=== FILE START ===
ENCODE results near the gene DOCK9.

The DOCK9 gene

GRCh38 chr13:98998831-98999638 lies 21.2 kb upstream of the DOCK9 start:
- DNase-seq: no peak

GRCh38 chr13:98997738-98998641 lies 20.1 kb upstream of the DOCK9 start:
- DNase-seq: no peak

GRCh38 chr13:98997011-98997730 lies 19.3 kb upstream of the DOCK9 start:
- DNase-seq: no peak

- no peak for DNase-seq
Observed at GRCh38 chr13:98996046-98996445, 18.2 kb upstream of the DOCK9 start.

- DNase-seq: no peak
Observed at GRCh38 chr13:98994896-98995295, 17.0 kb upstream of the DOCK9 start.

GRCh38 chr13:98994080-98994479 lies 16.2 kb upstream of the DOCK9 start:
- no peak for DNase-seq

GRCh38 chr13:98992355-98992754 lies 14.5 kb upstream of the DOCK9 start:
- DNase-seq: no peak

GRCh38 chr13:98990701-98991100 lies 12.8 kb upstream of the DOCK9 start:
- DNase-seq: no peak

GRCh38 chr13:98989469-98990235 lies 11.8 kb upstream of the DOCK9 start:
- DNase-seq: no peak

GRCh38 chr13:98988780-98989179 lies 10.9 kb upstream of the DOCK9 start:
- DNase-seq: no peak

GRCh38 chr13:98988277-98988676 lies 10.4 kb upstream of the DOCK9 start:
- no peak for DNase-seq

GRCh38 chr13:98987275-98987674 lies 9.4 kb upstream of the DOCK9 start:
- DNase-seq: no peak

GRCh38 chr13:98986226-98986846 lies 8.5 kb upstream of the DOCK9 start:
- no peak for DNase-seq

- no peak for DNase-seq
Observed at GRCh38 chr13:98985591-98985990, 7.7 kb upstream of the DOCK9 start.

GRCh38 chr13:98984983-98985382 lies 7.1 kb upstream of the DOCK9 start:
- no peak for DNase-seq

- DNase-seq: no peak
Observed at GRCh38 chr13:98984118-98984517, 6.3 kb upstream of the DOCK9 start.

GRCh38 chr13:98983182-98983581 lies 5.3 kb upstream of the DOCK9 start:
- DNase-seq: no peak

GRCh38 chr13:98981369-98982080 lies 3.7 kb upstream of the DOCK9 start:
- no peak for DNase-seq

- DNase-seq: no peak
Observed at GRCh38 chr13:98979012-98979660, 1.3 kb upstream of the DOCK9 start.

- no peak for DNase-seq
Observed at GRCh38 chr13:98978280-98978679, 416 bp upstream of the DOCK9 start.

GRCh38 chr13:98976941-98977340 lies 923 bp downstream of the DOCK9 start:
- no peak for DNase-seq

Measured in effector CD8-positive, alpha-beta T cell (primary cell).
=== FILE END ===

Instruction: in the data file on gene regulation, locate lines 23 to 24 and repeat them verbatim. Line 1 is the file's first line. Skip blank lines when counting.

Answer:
GRCh38 chr13:98988277-98988676 lies 10.4 kb upstream of the DOCK9 start:
- no peak for DNase-seq